Happy Friday and welcome to another post as part of the Employability Diary blog series! 🎉 Today we sat down to speak to Mailis, our Office Coordinator, and she gave us some very excellent tips on staying motivated and chasing your goals! 

If you have missed last week’s post, you can read it here!

We hope you enjoy this and, if you have any feedback or would like to contribute to the Careers blog, please email us on careers@westminster.ac.uk 🙏



Hi Mailis, thanks for agreeing to do this. Could you start by telling us a little bit about yourself by describing yourself in 3 words?

Hi, no problem! I’d say creative, independent and determined.

What do you do during your time when you are not at work?

I do a lot of photography, mostly urban; I try to travel a lot, which kind of links with my passion for photography; and I watch (perhaps too many) TV series and I also like going to the cinema.

What series are you watching at the moment and what is the last movie you watched?

The last movie I watched was ‘What Men Want’, a spin-off of ‘What Women Want’. Watching Blackish at the moment and it is hilarious. I like it because they have managed to take serious social issues and make them easier to consume through comedy: such as race, sexuality, feminism etc.

Favourite travel destinations?

I prefer having anything with fresh air – like mountains and lakes; so my favourite so far has actually been Norway. Though, I did go to South East Asia recently and it was a different kind of holiday – mainly a beach holiday, which is good as well. But if I have to choose, I would always choose mountains and lakes because I really love hiking.

From Mailis' travels in Norway
From Mailis’ travels in Norway

What’s your favourite book at the moment?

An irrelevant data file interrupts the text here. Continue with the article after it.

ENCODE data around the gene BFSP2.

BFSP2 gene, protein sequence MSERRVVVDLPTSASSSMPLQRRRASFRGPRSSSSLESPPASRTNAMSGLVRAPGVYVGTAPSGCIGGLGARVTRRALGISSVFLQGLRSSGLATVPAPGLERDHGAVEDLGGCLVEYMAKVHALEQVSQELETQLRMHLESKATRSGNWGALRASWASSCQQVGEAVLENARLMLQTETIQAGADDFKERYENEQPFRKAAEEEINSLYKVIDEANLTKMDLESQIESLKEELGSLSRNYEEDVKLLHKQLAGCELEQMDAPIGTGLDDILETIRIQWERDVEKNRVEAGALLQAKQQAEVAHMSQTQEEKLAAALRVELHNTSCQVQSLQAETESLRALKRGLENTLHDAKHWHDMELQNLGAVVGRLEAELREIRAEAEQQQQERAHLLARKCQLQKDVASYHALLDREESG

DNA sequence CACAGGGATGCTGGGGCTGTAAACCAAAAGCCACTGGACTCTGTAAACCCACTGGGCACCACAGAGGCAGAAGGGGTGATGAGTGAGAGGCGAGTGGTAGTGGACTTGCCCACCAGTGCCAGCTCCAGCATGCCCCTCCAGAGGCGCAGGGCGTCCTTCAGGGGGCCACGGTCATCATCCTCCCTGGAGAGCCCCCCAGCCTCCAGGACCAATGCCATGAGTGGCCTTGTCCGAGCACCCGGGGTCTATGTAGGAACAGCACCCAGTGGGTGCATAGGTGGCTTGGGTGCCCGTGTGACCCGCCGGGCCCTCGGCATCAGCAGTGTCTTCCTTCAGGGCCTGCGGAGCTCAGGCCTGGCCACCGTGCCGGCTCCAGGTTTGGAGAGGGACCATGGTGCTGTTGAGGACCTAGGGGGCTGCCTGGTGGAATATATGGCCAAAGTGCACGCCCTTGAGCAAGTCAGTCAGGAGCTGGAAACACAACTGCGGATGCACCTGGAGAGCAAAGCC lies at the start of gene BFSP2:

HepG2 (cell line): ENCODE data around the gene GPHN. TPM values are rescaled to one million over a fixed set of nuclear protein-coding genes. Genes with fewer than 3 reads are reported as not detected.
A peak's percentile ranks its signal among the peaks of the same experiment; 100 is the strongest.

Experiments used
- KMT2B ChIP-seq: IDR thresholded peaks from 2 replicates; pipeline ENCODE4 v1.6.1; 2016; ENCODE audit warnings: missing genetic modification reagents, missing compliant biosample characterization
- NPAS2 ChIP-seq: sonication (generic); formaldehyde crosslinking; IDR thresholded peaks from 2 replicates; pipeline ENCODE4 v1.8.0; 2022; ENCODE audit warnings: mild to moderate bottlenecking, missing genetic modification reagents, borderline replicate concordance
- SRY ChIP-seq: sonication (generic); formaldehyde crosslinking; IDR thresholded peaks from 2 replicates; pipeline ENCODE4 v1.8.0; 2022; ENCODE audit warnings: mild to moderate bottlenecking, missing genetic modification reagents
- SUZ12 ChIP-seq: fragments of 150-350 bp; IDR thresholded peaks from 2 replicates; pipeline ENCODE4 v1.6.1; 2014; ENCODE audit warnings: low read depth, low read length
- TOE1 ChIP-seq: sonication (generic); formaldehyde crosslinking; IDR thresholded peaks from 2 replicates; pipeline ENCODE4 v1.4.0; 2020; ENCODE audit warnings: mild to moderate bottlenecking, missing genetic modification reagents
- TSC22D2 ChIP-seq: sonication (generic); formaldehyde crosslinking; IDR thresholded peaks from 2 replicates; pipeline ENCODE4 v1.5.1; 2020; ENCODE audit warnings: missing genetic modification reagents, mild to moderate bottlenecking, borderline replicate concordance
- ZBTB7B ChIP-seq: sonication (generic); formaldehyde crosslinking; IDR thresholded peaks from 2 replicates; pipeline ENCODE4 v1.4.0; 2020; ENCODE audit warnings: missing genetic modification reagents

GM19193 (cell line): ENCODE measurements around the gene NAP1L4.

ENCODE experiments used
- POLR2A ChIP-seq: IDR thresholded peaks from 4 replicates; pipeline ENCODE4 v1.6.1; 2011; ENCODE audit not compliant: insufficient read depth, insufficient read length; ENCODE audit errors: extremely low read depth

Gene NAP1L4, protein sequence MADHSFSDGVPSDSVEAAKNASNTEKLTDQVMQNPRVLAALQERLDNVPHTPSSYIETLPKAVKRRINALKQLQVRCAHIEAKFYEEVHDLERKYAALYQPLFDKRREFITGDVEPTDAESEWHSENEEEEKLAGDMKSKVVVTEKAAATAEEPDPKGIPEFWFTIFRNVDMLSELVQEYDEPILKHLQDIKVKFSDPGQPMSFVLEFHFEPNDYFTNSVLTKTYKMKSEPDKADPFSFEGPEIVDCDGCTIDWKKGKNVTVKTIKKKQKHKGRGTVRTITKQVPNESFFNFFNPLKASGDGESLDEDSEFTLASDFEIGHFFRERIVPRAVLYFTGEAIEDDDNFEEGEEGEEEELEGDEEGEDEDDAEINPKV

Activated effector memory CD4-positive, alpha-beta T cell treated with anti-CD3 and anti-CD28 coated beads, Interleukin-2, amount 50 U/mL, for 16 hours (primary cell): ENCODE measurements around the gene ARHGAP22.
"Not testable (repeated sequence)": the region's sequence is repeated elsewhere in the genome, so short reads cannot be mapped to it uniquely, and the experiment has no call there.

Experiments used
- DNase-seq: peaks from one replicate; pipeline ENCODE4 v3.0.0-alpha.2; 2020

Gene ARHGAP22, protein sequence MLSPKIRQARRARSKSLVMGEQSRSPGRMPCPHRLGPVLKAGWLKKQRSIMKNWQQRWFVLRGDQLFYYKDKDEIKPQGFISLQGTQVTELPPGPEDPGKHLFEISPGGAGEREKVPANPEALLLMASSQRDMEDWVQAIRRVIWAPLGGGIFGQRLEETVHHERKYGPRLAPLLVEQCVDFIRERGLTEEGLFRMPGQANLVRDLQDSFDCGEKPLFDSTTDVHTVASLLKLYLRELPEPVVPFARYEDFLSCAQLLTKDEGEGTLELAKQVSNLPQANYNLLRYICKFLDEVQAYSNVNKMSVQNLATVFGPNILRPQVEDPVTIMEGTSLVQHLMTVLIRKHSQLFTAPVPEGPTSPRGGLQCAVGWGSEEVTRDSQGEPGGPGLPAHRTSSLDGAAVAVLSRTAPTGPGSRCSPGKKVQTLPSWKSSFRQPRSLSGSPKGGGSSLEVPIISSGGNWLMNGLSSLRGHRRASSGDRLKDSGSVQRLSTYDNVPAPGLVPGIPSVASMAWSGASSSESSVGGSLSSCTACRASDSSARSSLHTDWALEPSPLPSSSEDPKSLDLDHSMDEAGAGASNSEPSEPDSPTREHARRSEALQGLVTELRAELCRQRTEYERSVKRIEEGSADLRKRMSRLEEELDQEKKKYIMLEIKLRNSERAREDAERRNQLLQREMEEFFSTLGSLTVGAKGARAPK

Overall, I quite like to read biographies because it is interesting to know how people got to where they are ; it can be very inspiring! My favourite book so far has been Trevor Noah’s Born A Crime. I finished it in 2 days because it was so interesting – he is a comedian, so the book is really funny; but he also talks about serious things and how life in South Africa was for him, growing up with a single mother and how he got to where he is now. My favourite quote from the book is “People love to say, ‘Give a man a fish and he’ll eat for a day. Teach a man to fish, and he’ll eat for a lifetime’. What they don’t say is, ‘And it would be nice if you gave him a fishing rod.’ That’s the part of the analogy that’s missing.” This is exactly how I feel.

And a very random but important question – what is your favourite food?

It’s hard to choose just one as I like food in general and I love to cook, but if I have to pick one, it would be mashed potatoes. I could eat that any day.

What did you study?

I studied Business Management with Marketing Management at the University of Westminster, same as Anna!

How was your overall student experience (highlights and lowlights)?

Highlights for me would have been meeting new people, networking and making valuable connections and learning many new skills and information that has helped me to get where I am.